I read a lot of blogs every day. That’s what my sidebar is for, really: to remind me of what i’m supposed to be reading on any given day. Lately i haven’t been doing such a good job, as i’ve obviously barely got my head screwed on tight enough to write convincing posts about my own life, so i’ve been trying to catch up today. It’s been hard… digesting four days of thoughts and feelings and words from each person and trying to discern exactly What it was that i missed. It’s harder with some than others — four days for some is an entire universe, for others just some scattered commentary. But, anyway, i miss all of them and i’m happy to be caught up on their lives.
Point being, i find Martha to be completely amazing and felt the overwhelming need to link her individually despite her omnipresence on my sidebar. She makes life sound as vivid as it is.
I cannot decide if i have nothing to say, something i don’t want to say, or something to say with no way to say it.
Kissing her is like falling forward without putting out my hands to catch myself, either because i do not intend to ever touch the ground or because i do not mind it at all.
That’s all, i guess. Good morning.
Nine days out of ten, engaging me in conversation regarding my favorite album of all time will lead to a discussion of Tori Amos’s from the choirgirl hotel, though sometimes i’m not sure why. While it’s an excellent album, it is no more excellent than the other discs that round out my top five. What makes it different was the moment that i first advanced it to play track eight, because at that moment my favorite song came blasting out of my speakers for the first time, and nearly knocked my clear off my feet.
There are things i had come to expect from a Tori Amos album by 1998, even though i didn’t actually own any of her work. Intricate piano playing. Obscure lyrics. Breathy vocals. All of these details were present on the untouched disc i held in my hands as i walked out of HMV on the fifth of May, unwrapping a just-released copy of choirgirl. I got through the album once on my commute home via SEPTA, but typically nodded off a half hour into my ride. All of the last songs of the disc had gone by in a blur until i lurched back into consciousness on the last one as i neared my stop. Checking the track listing, i had missing tracks eight through eleven, and so i started on track number eight when i dropped the disc into the cd-drawer of my computer.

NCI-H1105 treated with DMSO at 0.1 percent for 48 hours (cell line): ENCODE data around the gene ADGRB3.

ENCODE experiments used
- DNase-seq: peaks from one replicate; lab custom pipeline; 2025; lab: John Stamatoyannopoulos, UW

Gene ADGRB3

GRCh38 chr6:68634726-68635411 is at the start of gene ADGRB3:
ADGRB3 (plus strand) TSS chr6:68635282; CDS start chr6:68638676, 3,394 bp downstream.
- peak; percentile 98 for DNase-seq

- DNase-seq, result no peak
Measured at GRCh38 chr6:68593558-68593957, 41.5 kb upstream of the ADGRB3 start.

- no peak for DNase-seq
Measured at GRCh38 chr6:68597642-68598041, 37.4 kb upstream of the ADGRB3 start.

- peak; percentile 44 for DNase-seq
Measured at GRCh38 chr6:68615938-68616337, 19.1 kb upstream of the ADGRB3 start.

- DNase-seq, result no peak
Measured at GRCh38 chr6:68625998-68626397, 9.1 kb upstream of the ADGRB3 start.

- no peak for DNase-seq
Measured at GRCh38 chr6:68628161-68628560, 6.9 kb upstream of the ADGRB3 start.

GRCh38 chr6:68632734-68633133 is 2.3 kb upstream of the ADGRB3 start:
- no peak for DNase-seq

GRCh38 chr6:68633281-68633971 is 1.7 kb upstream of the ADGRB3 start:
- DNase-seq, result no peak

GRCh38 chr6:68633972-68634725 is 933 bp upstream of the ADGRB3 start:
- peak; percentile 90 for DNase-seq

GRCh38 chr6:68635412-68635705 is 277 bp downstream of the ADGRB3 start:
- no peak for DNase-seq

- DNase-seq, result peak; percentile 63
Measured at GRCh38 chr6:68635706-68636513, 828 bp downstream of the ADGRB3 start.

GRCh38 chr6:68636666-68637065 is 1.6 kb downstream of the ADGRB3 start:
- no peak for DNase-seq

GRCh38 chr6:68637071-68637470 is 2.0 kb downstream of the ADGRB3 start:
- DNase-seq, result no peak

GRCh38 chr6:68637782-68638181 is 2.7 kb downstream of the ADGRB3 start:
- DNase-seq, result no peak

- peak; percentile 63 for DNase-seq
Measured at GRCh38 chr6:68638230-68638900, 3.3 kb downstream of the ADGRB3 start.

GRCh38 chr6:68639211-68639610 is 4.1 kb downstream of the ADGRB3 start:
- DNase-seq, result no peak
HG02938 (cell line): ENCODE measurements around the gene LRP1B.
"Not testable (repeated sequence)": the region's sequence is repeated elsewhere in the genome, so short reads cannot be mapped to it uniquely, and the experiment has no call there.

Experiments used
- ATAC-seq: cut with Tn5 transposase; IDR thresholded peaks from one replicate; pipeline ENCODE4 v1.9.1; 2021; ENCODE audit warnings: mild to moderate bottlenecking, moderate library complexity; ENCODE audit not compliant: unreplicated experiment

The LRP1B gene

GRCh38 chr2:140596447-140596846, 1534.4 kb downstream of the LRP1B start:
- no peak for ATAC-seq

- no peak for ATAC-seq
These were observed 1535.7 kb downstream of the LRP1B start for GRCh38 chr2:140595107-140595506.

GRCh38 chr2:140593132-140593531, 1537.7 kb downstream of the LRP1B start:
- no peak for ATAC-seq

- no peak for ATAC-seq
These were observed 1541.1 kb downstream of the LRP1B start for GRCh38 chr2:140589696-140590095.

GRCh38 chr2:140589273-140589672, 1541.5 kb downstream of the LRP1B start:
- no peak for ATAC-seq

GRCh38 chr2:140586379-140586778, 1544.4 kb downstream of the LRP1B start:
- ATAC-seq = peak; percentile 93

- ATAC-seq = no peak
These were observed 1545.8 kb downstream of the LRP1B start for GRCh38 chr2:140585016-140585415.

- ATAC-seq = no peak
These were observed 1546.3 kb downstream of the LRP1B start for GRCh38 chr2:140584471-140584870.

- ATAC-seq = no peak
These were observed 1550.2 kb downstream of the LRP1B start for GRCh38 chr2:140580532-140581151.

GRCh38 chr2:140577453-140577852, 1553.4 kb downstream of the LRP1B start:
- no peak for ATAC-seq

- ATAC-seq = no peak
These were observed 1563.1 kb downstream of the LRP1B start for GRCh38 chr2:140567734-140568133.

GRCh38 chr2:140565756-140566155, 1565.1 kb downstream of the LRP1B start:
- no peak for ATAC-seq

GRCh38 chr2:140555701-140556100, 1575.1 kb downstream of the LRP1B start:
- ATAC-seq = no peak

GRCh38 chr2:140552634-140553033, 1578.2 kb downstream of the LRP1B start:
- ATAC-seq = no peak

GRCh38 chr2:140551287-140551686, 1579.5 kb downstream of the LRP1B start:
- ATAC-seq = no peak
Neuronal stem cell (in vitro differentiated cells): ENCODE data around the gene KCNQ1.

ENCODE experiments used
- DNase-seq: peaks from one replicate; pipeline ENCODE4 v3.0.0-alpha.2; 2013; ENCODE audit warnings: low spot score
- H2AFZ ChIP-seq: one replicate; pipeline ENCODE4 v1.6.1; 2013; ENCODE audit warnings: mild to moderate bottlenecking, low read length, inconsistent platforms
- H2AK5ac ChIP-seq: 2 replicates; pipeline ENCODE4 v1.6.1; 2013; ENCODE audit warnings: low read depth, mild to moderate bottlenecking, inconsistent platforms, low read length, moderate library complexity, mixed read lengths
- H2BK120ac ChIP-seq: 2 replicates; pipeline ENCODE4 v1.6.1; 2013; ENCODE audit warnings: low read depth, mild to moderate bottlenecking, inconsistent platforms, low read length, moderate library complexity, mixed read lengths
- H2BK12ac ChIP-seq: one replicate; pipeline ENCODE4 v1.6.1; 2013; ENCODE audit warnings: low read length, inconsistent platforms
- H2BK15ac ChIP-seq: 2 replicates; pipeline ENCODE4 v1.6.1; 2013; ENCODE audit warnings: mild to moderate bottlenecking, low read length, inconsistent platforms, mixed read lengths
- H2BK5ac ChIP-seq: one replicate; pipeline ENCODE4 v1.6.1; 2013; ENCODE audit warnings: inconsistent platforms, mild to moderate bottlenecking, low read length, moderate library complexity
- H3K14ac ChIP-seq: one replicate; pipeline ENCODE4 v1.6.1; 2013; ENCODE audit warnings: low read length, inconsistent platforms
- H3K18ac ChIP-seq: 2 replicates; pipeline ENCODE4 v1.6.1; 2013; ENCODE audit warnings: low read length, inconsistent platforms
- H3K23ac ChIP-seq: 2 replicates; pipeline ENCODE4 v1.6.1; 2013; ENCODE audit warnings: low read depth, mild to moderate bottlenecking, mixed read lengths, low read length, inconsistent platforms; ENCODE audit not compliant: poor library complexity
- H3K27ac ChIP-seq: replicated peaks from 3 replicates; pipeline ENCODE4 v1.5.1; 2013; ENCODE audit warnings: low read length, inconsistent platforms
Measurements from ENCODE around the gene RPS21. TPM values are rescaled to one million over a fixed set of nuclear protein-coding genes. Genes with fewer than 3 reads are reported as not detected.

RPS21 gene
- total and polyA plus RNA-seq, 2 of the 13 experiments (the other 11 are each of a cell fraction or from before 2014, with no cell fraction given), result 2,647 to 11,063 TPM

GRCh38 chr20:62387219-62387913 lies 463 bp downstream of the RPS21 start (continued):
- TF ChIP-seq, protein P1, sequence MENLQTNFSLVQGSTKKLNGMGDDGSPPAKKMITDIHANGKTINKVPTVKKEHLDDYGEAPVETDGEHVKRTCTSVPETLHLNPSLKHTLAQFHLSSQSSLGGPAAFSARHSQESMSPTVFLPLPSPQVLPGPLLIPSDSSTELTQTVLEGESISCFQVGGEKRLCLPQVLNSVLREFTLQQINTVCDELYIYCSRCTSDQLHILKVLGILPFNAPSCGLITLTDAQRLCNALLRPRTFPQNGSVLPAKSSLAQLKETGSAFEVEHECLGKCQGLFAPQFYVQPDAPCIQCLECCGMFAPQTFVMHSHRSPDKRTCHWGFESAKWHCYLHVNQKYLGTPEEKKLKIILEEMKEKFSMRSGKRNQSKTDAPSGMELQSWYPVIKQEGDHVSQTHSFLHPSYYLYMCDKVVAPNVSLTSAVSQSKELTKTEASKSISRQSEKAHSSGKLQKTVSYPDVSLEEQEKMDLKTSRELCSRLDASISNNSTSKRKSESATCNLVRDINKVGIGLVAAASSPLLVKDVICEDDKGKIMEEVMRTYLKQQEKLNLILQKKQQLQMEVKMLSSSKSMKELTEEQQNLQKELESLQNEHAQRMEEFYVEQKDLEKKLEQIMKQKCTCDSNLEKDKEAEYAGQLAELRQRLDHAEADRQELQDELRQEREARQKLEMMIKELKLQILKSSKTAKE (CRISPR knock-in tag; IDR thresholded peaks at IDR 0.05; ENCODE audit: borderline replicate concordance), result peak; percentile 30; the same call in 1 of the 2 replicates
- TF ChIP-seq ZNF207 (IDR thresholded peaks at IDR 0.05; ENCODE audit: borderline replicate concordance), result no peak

Track eight is “She’s Your Cocaine.” It has been my favourite song ever since i heard for the first time, nearly for year ago.
“Cocaine” is hardly a Tori Amos song… so much so that many of her fans detest it primarily among all of her more adventurous composures. It shows off her roots; it’s hard to imagine her sitting behind a piano singing it, even after seeing it happen at a concert. On disc it sounds like Tori fronting classic Led Zeppelin, or a pre-Eno Bowie with his nineties Reeves Gabriel arrangements. You have to sonically squint to even find the piano behind the bass-stomp and the slack tuned guitar that accompany it, and just as you endeavor to locate it the song breaks down into a delicate piano and meletron bridge before heading back into the swirling rock that it started with.
Despite all of these sonic elements, it is the lyrics of the song that caught my attention as much as anything else. “She’s your cocaine,” Tori accuses the man she’s addressing, “she’s got you shaving your legs.” In one line Tori has put her quarry’s emasculation out in the open for all to see; he has become humiliated by his obsession. The irony is, even Tori’s blunt accusations to him don’t seem to mean a thing. She commands “shimmy once, and do it again” so matter-of-factly that it’s clear that he doesn’t have any illusions of resisting — he’s become so controlled, so “whipped,” that now anyone can twist him into knots just by mentioning the woman that is like a drug to him.
It is this brutal honesty, combined with a punchy rhythm section and a huge stadium-rock guitar crunch, that makes “Cocaine” so gripping. The second verse opens “She’s says control it, then she says don’t control it, then she says you’re controlling — the way she makes you crawl.” In a verbally acrobatic way, these lyrics lay out every overly possessed and controlled relationship i’ve ever witnessed: first he’s not in charge of his own feelings, then he’s too focused on being in control, and then he’s pushing her around. But, all of it is just her way of keeping him safely leashed — it is the way she makes him crawl.
Tori lays the final layer of the narrative on in her bridge and refrain, first telling him “Boy, i could lie to you,” before practically spitting out “you don’t need one of these to let me inside of you.” Despite her vagueness, the tone her delivery connects the line to the sexist and nearly vulgar implication that is meant; he’s letting her in as easily as he’d claim a woman would. Her next accusation is even more degrading, a sighing “you sign Prince of Darkness, … try squire of dimness.” Even through all of this, apparently the man in question has thought that he was the seductive devil in charge of things, but Tori has put him in his place — he’s nothing frightening, but his girl is wearing a proverbial blue dress.
The first time i heard it, i could feel “She’s Your Cocaine” reverberating in my heart, in my stomach, and in my hips. In my heart, because i know i have the potential to be the man Tori is describing, in my gut because her voice leaves me with a visceral reaction to its intonations, and in my hips because the song speaks in tones of seduction. Tori has literally been quoted as as calling choirgirl something so innocent as a record she can keep a beat to the less vague “an album [to] f–k to.” “Cocaine” is practically the center-piece when it comes to this element of the disc… it is rock and roll sold from the pelvis, both in its body-moving rhythm and its unapologetic lyrics.
When Tori matter-of-factly commands “cut it again” to guitarist Steve Caton at the end of the song, she might as well be commanding me to push the repeat button. It’s what i do every single time.